Media and fans have been quick to criticize the NFL for the botched manner in which it has handled some of the egregious as well as convoluted off-field incidents of its players over the past few years.

From current suspensions, newly imposed rules, player hold outs, the occasional scandal to last season’s Colin Kaepernick protest, America’s most successful professional sports league has been microscopically evaluated on every decision it’s made and action it’s undertaken.

Despite many valid criticisms, the NFL needs to be recognized for the positive social message it annually evangelizes on behalf of the American Cancer Society with its A Crucial Catch marketing campaign.

Since 2009, the NFL has designated October as Cancer Awareness Month and has actively promoted the distinct symbol of a pink ribbon entwined with its iconic league logo.

However, the great cancer awareness campaign has gotten even greater as it heralds awareness of pancreatic, pediatric and cervical cancers.

Color Pink Has Abounded During NFL’s Crucial Catch Campaign to Intercept Cancer

During the month, NFL players have been allowed to skirt the normally stringent NFL uniform standards by donning pink gloves, cleats and socks. The league has also sold officially licensed NFL pink merchandise and even auctioned off player gear to raise funds for cancer research.

Historically, by promoting the pink ribbon and encouraging players to wear pink apparel on the football field, the NFL has publicly, and admirably, promoted a most worthy social cause. The league even commissioned large pink ribbons to be stenciled on the 25 yard lines of each NFL field.

All 32 NFL teams have actively participate in this month long promotion.

Since its 2009 launch, the NFL estimates that the A Crucial Catch message has educated and screened 191,700 woemn for breast cancer while  raising more than $18.5 million.

And that’s awesome news from the NFL and better news for women living in under served communities.

The NFL Makes Positive Strides for Research to Intercept Cancer

Though the NFL has made positive strides in promoting awareness to intercept cancer with its A Crucial Catch campaign, the league can still do far more, not just with cancer education, but also with other serious social issues like domestic violence.

With embattled Commissioner Roger Goodell’s appointment of several socially conscious, educated and successful women to his staff, expect more positive social change from the league.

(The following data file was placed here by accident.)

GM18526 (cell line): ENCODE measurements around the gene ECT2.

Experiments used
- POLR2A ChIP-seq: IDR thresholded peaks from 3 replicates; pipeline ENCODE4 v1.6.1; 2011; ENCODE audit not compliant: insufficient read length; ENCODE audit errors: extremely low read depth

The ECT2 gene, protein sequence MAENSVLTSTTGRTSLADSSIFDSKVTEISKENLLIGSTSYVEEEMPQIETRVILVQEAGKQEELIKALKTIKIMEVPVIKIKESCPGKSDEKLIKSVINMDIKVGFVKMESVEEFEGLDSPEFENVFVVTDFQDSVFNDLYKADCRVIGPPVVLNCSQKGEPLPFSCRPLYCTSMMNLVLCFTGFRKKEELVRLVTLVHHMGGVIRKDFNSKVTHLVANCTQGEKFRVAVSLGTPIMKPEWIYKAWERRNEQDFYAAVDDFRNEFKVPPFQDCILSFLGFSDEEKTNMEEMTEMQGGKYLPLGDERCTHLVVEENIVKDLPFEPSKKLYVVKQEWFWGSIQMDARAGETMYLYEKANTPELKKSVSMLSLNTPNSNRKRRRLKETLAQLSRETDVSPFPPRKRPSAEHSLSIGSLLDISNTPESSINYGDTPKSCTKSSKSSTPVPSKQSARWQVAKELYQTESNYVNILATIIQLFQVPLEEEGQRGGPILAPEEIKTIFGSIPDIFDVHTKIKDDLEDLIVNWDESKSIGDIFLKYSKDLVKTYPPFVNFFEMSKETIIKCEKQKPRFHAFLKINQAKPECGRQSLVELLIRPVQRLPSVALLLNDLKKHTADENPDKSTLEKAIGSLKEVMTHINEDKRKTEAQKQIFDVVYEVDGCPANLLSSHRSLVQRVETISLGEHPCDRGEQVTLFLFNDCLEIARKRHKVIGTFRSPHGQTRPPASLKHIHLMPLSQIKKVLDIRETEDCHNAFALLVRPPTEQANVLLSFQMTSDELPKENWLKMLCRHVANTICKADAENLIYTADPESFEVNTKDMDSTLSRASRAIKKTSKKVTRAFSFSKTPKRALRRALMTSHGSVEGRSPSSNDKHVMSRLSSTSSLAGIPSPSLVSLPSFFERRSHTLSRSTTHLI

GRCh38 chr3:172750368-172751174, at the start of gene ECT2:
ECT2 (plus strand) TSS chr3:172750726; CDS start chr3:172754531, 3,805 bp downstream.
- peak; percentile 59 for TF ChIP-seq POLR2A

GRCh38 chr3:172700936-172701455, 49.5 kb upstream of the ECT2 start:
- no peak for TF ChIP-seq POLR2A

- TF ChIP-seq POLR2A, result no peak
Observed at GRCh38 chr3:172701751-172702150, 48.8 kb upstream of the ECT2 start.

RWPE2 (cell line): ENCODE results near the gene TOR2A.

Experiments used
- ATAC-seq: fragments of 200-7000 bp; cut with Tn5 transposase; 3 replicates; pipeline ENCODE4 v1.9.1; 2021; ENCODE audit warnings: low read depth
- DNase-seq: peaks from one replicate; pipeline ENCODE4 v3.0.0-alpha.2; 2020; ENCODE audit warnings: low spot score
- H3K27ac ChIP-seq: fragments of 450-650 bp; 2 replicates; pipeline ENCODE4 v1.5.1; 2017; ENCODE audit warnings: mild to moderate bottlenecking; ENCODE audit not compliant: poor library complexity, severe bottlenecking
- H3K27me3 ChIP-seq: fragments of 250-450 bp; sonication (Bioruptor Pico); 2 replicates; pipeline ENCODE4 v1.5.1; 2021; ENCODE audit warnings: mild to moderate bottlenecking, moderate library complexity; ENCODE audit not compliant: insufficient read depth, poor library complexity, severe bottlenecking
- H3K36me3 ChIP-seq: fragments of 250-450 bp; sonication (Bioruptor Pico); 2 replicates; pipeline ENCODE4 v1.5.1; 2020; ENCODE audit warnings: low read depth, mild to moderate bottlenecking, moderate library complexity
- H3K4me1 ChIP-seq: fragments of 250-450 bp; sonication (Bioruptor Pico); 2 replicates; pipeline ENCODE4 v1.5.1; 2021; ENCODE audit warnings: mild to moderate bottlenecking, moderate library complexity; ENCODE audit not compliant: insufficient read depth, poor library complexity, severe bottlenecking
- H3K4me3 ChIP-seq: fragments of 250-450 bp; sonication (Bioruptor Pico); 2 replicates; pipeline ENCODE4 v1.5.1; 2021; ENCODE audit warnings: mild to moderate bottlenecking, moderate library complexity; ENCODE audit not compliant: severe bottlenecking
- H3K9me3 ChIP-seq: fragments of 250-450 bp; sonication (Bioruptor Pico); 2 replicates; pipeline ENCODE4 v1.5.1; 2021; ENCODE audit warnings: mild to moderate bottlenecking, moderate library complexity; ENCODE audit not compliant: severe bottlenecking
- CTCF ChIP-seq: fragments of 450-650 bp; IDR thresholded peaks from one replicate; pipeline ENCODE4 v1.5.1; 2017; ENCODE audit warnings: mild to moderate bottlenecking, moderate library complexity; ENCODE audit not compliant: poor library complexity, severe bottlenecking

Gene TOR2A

Also, with ubiquitous television coverage, the NFL can be a powerful force for awareness and change concerning the debilitating health issues that afflict far too many women in our society.

May the popularly accepted A Crucial Catch serve as the example of the an admirable public service campaign that the NFL has launched and serve as a harbinger for many more. To quote the empowering NFL slogan during this month, “Everyone can make a crucial catch.”

Intercept Cancer with the Crucial Catch Collection at NFLShop.com

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MIKE – thee ultimate talking head on sports!

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#TBT Sports Blog: Racing Weenies at Milwaukee Brewers’ Miller Park

Racing Weenies at Miller Park in MilwaukeeThe Milwaukee Brewers’ return to the MLB Playoffs has prompted me to dust off a popular #TBT sports blog from a few years ago.

The Milwaukee Brewers’ Miller Park’s Racing Weenies in-game entertainment inspired its genesis.

Let’s take a #TBT look back at Miller Park’s beloved packaged meat entertainers.

MLB In-game Entertainment

…..All sports fans can agree that MLB in-game entertainers can be especially creative in how they support their home team.

These entertainers range from perky cheerleaders to talented jugglers. They include dancers, twirlers and tuba players.

From Frisbee catching dogs on a baseball field to dunking gorillas on a basketball court, in-game entertainment absolutely enriches the sports fans’ experience at the park, stadium or arena.

Sports fans can also provide big time entertainment even when they’re not the main event. They include fans with streaming shakers, those who design and display giant cardboard signs and shirtless guys with painted faces sitting in bleachers during frigid weather.

In-game promotions involving team mascots are always fun, and they bring out the best in local sentiment.